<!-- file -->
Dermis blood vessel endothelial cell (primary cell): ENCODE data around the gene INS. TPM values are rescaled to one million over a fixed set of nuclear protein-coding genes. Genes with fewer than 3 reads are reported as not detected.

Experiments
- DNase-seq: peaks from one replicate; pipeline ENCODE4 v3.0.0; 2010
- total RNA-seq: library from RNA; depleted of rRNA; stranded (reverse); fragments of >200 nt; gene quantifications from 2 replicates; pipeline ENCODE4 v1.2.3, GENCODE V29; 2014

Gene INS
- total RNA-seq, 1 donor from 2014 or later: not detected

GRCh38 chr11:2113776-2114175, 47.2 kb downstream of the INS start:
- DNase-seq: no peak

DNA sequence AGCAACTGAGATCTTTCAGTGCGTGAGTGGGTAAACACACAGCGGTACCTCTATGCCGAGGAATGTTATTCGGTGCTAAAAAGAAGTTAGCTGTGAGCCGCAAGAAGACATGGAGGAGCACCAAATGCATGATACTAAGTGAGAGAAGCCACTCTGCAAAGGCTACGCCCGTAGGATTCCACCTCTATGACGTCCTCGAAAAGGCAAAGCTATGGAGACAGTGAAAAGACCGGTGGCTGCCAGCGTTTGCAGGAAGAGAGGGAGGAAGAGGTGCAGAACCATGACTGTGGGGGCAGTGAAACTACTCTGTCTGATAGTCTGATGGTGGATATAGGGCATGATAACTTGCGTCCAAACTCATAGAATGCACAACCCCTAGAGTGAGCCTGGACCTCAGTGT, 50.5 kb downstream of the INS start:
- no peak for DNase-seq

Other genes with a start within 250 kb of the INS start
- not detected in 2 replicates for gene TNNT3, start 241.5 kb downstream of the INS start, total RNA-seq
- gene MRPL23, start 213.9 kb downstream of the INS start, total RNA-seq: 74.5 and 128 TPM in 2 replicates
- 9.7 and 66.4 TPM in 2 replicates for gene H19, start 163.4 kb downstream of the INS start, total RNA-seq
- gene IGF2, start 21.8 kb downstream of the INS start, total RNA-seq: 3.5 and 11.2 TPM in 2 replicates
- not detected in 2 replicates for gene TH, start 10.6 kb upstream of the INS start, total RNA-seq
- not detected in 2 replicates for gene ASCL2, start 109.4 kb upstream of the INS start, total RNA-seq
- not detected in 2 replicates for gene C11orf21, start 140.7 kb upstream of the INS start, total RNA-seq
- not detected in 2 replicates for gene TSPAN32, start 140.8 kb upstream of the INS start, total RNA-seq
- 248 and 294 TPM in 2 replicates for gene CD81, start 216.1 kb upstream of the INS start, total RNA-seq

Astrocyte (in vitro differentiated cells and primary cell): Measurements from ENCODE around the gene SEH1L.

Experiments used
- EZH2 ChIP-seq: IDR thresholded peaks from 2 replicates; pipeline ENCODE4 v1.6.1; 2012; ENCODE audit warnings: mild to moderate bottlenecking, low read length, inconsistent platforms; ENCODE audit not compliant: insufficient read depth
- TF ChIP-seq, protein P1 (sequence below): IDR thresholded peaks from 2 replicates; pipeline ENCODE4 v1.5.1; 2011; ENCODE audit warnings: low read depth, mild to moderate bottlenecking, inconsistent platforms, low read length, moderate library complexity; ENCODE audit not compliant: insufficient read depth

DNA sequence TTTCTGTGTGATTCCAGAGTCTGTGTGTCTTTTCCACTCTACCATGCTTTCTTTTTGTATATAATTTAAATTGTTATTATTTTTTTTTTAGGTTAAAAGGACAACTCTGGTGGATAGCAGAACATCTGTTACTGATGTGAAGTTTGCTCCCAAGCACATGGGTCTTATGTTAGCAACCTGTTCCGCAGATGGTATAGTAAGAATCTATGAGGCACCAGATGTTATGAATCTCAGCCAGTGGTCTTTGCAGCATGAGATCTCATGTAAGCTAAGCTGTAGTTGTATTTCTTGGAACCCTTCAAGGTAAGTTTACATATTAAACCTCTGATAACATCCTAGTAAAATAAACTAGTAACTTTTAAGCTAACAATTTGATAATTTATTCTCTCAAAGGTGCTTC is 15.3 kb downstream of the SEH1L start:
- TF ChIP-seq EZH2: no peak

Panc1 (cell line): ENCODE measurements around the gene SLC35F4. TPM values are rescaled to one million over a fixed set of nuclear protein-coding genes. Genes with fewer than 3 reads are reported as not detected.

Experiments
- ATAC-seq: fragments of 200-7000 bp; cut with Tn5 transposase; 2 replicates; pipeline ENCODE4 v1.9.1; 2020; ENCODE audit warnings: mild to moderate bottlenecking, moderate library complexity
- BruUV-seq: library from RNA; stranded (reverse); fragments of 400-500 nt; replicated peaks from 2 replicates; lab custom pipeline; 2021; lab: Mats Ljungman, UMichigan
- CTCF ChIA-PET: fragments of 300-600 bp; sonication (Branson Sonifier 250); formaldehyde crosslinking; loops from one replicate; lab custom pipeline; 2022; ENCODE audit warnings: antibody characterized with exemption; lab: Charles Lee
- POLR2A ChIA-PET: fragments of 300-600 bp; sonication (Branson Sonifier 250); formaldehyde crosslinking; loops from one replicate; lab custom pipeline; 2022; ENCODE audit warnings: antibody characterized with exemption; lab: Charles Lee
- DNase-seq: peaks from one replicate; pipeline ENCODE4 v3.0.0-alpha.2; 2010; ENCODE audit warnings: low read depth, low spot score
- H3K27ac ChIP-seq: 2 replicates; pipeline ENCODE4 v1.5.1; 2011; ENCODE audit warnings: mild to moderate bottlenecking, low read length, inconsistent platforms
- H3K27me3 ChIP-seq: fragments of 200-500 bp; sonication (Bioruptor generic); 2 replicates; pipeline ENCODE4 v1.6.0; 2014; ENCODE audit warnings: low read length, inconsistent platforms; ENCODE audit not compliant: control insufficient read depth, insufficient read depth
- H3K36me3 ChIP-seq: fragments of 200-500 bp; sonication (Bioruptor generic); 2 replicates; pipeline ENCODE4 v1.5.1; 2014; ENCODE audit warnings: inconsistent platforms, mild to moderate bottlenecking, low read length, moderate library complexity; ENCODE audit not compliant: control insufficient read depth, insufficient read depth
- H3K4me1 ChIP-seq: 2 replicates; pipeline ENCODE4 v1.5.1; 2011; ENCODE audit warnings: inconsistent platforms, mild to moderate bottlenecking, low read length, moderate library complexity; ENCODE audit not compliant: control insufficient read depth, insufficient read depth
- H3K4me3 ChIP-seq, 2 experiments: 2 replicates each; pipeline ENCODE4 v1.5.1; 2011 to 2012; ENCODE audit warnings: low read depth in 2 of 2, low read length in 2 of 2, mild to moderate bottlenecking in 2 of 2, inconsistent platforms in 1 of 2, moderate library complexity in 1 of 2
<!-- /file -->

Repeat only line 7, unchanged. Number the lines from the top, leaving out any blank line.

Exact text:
GRCh38 chr11:2113776-2114175, 47.2 kb downstream of the INS start: